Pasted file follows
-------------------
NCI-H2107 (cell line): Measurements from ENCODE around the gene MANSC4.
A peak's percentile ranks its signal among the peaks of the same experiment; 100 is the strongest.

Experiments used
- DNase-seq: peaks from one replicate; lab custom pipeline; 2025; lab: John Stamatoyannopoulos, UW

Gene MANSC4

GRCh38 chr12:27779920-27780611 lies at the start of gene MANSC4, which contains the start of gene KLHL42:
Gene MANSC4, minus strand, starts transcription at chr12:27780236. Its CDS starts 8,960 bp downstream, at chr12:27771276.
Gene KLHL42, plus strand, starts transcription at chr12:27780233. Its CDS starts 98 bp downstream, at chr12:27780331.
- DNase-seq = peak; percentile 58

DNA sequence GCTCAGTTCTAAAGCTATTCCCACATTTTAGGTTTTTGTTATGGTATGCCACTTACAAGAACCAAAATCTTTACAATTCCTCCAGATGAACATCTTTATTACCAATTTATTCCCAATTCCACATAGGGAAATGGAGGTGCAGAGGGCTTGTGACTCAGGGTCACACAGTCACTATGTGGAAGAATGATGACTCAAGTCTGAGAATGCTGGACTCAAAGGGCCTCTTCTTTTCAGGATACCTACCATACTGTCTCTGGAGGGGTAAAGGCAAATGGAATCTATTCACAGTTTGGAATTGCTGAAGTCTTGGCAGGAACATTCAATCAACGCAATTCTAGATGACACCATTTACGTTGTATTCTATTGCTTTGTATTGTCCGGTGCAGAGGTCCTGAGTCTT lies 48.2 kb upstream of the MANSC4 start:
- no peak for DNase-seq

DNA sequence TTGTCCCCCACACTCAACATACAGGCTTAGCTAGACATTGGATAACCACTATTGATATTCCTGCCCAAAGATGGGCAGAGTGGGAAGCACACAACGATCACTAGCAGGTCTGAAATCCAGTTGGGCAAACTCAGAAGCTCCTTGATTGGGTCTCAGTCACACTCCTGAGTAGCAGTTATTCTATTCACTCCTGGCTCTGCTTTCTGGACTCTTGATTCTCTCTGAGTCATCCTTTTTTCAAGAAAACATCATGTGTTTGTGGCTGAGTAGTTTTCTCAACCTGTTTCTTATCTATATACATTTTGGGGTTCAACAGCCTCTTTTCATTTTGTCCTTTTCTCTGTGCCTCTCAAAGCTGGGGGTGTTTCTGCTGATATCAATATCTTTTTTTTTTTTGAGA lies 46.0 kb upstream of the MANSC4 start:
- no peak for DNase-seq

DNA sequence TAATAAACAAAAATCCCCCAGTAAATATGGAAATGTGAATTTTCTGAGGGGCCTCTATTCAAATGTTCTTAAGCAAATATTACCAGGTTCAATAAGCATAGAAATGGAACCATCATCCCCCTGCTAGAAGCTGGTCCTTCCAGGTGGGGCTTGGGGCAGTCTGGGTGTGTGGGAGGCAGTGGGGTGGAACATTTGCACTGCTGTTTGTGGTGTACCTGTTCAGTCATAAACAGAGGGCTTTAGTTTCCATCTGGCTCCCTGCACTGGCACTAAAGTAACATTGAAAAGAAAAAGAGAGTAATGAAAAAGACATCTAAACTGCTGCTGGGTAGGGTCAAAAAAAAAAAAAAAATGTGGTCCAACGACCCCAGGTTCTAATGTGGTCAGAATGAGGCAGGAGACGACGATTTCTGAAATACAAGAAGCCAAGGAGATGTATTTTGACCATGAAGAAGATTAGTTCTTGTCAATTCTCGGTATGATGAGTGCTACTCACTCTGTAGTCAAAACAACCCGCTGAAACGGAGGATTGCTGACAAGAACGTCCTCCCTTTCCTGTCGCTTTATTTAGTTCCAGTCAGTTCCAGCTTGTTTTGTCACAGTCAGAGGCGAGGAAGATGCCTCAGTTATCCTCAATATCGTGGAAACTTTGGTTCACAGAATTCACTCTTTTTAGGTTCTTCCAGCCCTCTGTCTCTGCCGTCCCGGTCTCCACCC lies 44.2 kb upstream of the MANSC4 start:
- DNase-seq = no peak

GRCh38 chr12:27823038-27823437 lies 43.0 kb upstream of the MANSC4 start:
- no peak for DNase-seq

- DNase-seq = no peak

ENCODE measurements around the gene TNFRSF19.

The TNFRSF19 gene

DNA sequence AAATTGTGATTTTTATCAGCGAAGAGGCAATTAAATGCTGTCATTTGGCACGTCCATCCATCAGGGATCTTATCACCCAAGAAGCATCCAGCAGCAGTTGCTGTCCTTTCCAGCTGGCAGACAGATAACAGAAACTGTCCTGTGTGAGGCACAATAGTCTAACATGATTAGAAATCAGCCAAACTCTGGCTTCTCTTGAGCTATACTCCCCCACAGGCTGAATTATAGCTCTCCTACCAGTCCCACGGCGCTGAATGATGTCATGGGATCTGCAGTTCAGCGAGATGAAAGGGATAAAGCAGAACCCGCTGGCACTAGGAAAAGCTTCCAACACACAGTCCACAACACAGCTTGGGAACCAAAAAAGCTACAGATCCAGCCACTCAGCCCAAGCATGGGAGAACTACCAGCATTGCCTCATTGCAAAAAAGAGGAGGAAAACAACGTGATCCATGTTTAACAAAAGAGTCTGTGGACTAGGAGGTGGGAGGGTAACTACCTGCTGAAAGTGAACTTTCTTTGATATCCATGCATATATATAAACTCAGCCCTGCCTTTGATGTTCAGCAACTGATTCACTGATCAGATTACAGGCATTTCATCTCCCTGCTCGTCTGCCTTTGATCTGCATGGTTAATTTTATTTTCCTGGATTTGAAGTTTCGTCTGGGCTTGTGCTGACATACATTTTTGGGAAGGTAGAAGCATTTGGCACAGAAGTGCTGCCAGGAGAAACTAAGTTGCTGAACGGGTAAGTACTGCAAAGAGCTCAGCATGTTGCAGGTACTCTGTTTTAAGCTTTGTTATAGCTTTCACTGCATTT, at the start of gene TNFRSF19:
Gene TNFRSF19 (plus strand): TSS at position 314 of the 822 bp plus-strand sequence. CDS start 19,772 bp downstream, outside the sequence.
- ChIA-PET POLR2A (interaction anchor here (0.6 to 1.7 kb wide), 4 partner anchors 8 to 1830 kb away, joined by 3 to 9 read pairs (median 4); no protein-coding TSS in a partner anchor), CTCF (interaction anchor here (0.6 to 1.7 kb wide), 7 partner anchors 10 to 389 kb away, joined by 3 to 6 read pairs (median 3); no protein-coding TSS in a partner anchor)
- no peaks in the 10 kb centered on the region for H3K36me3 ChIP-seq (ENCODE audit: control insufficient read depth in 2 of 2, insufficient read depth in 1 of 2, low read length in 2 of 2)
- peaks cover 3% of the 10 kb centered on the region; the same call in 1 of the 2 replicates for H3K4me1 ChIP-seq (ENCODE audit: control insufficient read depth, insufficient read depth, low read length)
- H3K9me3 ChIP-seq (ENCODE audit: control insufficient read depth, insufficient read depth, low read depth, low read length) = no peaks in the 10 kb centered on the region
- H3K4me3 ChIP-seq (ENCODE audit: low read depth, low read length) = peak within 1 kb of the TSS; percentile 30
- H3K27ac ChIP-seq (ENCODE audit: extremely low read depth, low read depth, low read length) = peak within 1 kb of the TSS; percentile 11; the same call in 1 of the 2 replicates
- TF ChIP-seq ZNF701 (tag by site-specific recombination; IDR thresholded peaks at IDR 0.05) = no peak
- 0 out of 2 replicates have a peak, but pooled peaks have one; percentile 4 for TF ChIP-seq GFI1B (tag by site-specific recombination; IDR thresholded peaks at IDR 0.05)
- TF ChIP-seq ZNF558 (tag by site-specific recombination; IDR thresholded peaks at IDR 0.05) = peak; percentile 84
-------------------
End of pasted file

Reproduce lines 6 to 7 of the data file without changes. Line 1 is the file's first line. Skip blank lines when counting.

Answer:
GRCh38 chr12:27779920-27780611 lies at the start of gene MANSC4, which contains the start of gene KLHL42:
Gene MANSC4, minus strand, starts transcription at chr12:27780236. Its CDS starts 8,960 bp downstream, at chr12:27771276.